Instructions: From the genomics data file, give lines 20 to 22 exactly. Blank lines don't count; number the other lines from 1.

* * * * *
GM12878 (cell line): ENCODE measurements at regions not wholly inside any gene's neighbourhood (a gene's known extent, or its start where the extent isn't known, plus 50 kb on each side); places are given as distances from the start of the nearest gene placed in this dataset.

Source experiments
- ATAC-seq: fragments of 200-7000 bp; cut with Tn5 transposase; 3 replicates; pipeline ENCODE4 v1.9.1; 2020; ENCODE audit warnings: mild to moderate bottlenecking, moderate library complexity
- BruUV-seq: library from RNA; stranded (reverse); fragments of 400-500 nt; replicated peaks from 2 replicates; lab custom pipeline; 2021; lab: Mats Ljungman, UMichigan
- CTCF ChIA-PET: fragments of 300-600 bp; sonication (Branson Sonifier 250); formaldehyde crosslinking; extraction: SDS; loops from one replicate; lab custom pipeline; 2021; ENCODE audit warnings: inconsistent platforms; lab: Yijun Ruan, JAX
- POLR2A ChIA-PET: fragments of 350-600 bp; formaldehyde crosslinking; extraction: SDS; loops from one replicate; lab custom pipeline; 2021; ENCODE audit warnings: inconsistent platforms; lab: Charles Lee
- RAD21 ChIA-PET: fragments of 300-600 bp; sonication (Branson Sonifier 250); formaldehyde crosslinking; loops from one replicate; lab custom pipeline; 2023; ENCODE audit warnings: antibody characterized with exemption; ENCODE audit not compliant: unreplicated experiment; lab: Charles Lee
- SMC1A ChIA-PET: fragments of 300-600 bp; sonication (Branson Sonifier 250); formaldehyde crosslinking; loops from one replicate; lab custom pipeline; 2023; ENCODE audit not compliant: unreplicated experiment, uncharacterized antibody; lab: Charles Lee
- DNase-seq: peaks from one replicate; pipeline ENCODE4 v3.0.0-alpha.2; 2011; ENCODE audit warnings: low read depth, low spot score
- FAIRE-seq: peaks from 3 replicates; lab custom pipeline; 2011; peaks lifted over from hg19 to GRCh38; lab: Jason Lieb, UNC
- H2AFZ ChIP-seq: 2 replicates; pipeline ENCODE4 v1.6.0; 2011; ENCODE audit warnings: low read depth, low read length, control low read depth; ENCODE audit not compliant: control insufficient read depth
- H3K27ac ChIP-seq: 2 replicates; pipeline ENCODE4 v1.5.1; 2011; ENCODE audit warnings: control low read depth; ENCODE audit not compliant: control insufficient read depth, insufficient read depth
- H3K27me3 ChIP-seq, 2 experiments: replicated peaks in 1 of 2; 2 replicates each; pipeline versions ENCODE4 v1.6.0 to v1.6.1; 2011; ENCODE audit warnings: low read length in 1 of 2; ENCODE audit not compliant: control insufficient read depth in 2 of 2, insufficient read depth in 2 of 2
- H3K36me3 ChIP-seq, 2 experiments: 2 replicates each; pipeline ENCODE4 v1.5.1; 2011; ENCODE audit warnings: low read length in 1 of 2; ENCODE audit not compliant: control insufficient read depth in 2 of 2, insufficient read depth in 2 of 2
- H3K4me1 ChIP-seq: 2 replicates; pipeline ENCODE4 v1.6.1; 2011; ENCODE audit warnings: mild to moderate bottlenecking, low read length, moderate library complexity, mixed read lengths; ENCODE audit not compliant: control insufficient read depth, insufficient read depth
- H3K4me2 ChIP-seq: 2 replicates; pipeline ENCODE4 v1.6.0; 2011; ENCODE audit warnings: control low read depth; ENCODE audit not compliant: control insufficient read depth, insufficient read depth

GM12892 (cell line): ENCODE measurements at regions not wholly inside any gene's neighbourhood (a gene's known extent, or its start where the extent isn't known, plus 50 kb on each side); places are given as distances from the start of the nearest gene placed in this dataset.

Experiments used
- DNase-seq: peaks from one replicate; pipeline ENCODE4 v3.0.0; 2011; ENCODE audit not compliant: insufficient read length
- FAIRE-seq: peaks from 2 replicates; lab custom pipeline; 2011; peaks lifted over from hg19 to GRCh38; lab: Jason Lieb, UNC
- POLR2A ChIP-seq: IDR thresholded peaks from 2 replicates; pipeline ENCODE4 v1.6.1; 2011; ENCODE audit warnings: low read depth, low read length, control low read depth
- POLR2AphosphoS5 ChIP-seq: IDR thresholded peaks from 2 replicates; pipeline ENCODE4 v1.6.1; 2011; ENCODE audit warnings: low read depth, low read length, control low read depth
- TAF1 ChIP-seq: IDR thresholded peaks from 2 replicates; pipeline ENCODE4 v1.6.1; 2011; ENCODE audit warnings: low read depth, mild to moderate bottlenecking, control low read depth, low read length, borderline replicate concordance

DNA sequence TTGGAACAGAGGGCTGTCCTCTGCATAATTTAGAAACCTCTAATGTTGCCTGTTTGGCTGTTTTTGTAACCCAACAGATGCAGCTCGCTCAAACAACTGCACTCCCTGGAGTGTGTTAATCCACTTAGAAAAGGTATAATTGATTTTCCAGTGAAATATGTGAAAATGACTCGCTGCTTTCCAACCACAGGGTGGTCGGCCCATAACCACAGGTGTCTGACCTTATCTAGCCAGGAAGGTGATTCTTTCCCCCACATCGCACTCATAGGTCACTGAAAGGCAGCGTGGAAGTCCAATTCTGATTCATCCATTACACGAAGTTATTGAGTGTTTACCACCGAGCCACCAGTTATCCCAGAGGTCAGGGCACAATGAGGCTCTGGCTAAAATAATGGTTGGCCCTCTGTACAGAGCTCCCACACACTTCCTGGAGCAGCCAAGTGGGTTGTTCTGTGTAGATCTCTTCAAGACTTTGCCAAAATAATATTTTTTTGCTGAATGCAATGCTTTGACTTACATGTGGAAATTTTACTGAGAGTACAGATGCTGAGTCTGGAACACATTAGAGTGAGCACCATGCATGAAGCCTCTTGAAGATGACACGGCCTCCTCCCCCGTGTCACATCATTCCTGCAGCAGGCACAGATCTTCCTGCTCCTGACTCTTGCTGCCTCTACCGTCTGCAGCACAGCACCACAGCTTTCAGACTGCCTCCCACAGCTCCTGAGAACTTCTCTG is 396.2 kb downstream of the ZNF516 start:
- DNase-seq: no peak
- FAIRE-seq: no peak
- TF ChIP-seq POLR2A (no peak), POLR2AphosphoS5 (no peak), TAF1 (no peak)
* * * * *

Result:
- FAIRE-seq: peaks from 2 replicates; lab custom pipeline; 2011; peaks lifted over from hg19 to GRCh38; lab: Jason Lieb, UNC
- POLR2A ChIP-seq: IDR thresholded peaks from 2 replicates; pipeline ENCODE4 v1.6.1; 2011; ENCODE audit warnings: low read depth, low read length, control low read depth
- POLR2AphosphoS5 ChIP-seq: IDR thresholded peaks from 2 replicates; pipeline ENCODE4 v1.6.1; 2011; ENCODE audit warnings: low read depth, low read length, control low read depth